The Trouble with JavaScript

Many hard-core developers have a bone to pick with JavaScript.  “You’re not strongly typed”, they’ll say.  “You clutter up the global namespace!”  “You’re not even compiled!”, they’ll rant.  They’re right, of course.  JavaScript lacks many of the qualities of more mature, more structured languages.  I’ll even throw in a few more.  JavaScript encourages poor coding styles.  In JavaScript there are few commonly accepted guidelines for writing quality code.  With JavaScript, the only way you can tell if your code is valid is to run it.

Those people are missing the point, of course.  JavaScript is the way it is, not because it was not well-designed, or because its creators were incompetent.  JavaScript’s perceived deficiencies are the result of decisions framed by its intended purpose.

All programming languages are designed to perform a certain function or set of functions.  These intended functions serve as guidelines for times when tradeoffs have to be made.  And every language incorporates these tradeoffs into its design.

Think about this: at this very moment, millions of JavaScript programs are being transmitted around the world, loading into client computers and executing code.  And this is happening in real time, on all sorts of architectures and operating systems.  Try doing that with a .NET application – it can be done, but in nowhere near real time.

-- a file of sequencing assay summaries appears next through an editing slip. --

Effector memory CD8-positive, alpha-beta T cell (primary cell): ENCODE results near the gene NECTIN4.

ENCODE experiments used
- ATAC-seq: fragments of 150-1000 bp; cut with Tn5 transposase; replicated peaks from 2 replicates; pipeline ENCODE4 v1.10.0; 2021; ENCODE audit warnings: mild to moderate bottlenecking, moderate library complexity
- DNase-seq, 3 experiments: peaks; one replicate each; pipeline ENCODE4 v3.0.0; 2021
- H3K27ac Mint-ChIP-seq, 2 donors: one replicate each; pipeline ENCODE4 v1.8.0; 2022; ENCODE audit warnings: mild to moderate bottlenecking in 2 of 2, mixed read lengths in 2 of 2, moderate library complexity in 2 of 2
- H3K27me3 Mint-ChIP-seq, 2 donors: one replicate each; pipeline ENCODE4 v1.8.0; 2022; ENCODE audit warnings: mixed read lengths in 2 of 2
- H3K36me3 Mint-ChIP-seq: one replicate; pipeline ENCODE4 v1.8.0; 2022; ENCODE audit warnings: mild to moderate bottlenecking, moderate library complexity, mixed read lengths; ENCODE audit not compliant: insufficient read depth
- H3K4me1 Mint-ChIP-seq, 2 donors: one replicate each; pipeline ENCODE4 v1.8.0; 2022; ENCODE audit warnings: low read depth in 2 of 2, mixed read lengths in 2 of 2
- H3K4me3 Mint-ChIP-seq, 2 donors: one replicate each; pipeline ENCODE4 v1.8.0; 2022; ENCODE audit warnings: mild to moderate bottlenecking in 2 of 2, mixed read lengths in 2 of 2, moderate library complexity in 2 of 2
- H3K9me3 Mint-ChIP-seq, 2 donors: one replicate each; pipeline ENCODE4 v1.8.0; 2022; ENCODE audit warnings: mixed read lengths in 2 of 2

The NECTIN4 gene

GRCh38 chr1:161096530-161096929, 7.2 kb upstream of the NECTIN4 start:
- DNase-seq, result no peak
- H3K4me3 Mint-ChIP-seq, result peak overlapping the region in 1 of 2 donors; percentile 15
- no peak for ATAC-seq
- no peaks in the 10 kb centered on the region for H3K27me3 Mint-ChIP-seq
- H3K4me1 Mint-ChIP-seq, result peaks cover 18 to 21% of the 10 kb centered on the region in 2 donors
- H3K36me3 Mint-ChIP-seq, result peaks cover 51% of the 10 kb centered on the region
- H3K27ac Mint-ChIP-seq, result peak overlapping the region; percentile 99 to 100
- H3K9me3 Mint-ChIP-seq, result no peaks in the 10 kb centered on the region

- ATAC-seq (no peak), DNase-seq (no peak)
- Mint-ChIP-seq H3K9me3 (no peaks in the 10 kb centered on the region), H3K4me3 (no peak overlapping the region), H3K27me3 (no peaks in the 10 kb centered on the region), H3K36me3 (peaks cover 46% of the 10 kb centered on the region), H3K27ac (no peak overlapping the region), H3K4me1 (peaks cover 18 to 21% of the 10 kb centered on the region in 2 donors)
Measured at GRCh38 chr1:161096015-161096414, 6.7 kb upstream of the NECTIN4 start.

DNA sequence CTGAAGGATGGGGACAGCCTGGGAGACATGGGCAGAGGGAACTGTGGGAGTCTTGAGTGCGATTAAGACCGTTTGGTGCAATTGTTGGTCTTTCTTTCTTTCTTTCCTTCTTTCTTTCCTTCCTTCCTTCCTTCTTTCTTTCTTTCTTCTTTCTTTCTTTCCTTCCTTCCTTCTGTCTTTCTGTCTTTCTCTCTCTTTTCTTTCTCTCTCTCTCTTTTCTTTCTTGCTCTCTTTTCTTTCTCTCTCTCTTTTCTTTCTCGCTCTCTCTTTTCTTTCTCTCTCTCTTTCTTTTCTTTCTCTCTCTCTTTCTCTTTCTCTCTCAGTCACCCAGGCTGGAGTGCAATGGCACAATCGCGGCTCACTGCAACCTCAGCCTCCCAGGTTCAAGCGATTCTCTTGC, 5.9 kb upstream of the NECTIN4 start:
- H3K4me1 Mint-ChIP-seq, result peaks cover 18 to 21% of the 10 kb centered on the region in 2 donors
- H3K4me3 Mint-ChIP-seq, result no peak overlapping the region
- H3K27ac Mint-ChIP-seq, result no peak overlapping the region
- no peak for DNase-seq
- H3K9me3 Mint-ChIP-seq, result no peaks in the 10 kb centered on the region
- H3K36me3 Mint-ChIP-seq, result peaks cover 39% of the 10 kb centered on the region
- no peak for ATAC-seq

So JavaScript is fast, easily transmitted, and lightweight.  It is also extremely flexible.  Developers can do all sorts of crazy things that would be impossible using a more traditional language.

JavaScript is also evolving, and gaining in power and applicability.  In Windows 8, developers can even write native Windows apps using it.  The growing power of the web, cloud-based solutions and connected systems makes the growing case for JavaScript hard to deny.

A couple of years ago, when I was just beginning to appreciate the flexibility and  capabilities of JavaScript, I composed a tweet that summed up my feelings at the time.  And I think it has held up pretty well:

cockroach of programming languages

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